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Inspection report

Date of Inspection: 3 July 2013
Date of Publication: 31 July 2013
Inspection Report published 31 July 2013 PDF | 88.03 KB

People should be protected from abuse and staff should respect their human rights (outcome 7)

Meeting this standard

We checked that people who use this service

  • Are protected from abuse, or the risk of abuse, and their human rights are respected and upheld.

How this check was done

We looked at the personal care or treatment records of people who use the service, carried out a visit on 3 July 2013, observed how people were being cared for and talked with people who use the service. We talked with staff.

Our judgement

People who used the service were protected from the risk of abuse, because the provider had taken reasonable steps to identify the possibility of abuse and prevent abuse from happening.

Reasons for our judgement

People who used the service were protected from the risk of abuse, because the provider had taken reasonable steps to identify the possibility of abuse and prevent abuse from happening.

There were safeguarding adult and child protection policies in place detailing what actions to be taken by the practice to help keep vulnerable adults and children safe. Safeguarding contact information was seen on file. Records showed that all staff had undertaken training on how to safeguard children and vulnerable adults. This meant that the provider ensured staff were aware of the procedures involved in raising concerns about the possible abuse or neglect of children and vulnerable adults.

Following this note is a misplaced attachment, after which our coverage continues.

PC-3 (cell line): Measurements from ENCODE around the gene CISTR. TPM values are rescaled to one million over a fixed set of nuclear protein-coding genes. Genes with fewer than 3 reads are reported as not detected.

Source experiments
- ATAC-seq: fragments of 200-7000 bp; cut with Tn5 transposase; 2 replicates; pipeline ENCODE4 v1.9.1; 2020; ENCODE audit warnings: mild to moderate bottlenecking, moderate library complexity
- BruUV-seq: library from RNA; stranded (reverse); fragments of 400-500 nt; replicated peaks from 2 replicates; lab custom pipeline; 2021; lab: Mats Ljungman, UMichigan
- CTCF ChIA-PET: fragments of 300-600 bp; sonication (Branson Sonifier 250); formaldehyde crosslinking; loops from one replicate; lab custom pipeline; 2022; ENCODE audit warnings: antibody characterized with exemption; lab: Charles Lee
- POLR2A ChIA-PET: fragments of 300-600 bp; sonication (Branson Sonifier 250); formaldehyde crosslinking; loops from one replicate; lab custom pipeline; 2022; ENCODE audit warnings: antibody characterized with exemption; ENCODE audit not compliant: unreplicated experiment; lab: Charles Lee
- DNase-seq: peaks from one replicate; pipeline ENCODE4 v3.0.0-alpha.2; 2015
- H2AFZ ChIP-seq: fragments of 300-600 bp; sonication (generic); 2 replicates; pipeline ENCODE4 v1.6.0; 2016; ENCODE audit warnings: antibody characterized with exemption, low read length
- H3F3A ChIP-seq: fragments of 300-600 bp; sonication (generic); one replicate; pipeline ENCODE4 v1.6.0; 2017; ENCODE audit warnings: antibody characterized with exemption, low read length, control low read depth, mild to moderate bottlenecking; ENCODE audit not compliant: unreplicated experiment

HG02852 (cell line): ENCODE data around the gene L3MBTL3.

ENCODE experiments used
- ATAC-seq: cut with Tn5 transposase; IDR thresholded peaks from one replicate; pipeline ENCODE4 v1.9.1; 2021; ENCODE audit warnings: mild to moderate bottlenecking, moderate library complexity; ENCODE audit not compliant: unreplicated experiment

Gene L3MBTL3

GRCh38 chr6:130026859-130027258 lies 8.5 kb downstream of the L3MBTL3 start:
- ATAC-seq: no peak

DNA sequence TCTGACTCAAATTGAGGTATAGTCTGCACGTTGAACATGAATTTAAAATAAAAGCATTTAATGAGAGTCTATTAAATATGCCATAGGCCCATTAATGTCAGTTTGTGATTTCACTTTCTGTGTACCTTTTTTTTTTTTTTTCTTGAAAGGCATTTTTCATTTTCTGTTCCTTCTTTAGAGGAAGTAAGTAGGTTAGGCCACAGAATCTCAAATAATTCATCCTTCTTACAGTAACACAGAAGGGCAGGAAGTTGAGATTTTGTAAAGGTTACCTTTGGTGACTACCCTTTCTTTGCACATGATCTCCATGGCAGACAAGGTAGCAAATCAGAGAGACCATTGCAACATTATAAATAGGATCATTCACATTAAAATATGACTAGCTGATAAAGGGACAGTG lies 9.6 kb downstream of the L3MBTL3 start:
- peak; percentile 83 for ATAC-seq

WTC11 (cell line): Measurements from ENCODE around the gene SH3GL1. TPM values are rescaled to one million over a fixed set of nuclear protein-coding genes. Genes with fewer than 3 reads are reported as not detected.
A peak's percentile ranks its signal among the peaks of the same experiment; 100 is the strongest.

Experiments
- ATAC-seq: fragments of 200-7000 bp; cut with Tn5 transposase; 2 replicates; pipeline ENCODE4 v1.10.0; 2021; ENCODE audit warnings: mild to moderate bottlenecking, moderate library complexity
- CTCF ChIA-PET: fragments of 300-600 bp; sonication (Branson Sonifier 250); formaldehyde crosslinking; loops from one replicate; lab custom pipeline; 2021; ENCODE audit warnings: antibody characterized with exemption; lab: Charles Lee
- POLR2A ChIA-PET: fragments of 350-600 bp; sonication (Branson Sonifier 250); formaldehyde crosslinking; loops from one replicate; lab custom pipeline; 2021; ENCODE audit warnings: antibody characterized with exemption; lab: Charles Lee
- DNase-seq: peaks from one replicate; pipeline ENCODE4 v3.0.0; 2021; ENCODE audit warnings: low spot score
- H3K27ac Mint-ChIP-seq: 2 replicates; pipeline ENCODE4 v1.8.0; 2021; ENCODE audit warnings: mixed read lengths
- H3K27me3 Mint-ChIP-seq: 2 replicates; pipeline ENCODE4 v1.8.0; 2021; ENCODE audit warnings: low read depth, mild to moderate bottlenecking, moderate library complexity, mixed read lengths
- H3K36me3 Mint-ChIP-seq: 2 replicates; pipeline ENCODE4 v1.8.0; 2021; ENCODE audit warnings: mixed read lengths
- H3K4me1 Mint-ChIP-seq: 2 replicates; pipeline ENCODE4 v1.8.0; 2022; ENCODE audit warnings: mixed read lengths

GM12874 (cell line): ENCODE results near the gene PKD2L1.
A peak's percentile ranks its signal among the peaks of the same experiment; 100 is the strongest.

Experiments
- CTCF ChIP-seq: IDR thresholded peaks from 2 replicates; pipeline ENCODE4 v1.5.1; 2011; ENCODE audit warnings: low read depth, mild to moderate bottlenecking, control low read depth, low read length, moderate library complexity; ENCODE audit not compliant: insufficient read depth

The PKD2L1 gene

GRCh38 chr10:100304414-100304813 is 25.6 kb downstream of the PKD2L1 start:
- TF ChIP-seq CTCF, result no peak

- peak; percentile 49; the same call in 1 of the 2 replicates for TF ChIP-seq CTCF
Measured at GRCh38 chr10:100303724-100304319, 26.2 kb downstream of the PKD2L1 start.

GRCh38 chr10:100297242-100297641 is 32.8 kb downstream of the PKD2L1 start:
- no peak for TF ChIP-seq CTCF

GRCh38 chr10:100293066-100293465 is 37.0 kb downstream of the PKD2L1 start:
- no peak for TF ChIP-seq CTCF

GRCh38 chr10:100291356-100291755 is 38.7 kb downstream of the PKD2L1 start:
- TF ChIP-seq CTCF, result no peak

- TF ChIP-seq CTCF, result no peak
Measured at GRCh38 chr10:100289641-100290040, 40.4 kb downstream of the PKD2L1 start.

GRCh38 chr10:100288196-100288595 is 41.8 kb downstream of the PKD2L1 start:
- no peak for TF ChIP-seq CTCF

We spoke to staff about their knowledge and understanding of how to keep vulnerable adults and children safe. Staff knew what to do and who to contact if they had any concerns about a patient who used the practice. The practice had a named person who was responsible for safeguarding and who should be informed in the event of any safeguarding issues. A member of staff said, “We ensure we follow safeguarding protocol and we are all trained in recognising abuse and how to report this”. This demonstrated that the provider knew how to identify the possibility of abuse and respond appropriately, including contacting the local safeguarding authority.

The practice had a whistle blowing policy which stated that the practice encouraged people to raise concerns and that they would deal with them in an open and professional manner. Staff knew who to contact if any concerns that they raised were not taken seriously at the practice. A member of staff said, “If concerned or suspicious about abuse, I will raise it with the dentist or practice manager and if not taken seriously, I will contact social services and police if need be”. This showed us that staff understood the relevance of safeguarding children and vulnerable adults in dentistry and where to go, if required.

The provider may find it useful to note that we found that some staff had not been trained on Mental Capacity Act 2005 (MCA) and its relevance to their work. The MCA is accompanied by a Code of Practice that provides guidance for those working with people who may lack capacity. We spoke with the practice manager about this and we were informed that staff would be trained on MCA.

Patients who used the practice informed us that they felt very safe and had no concerns.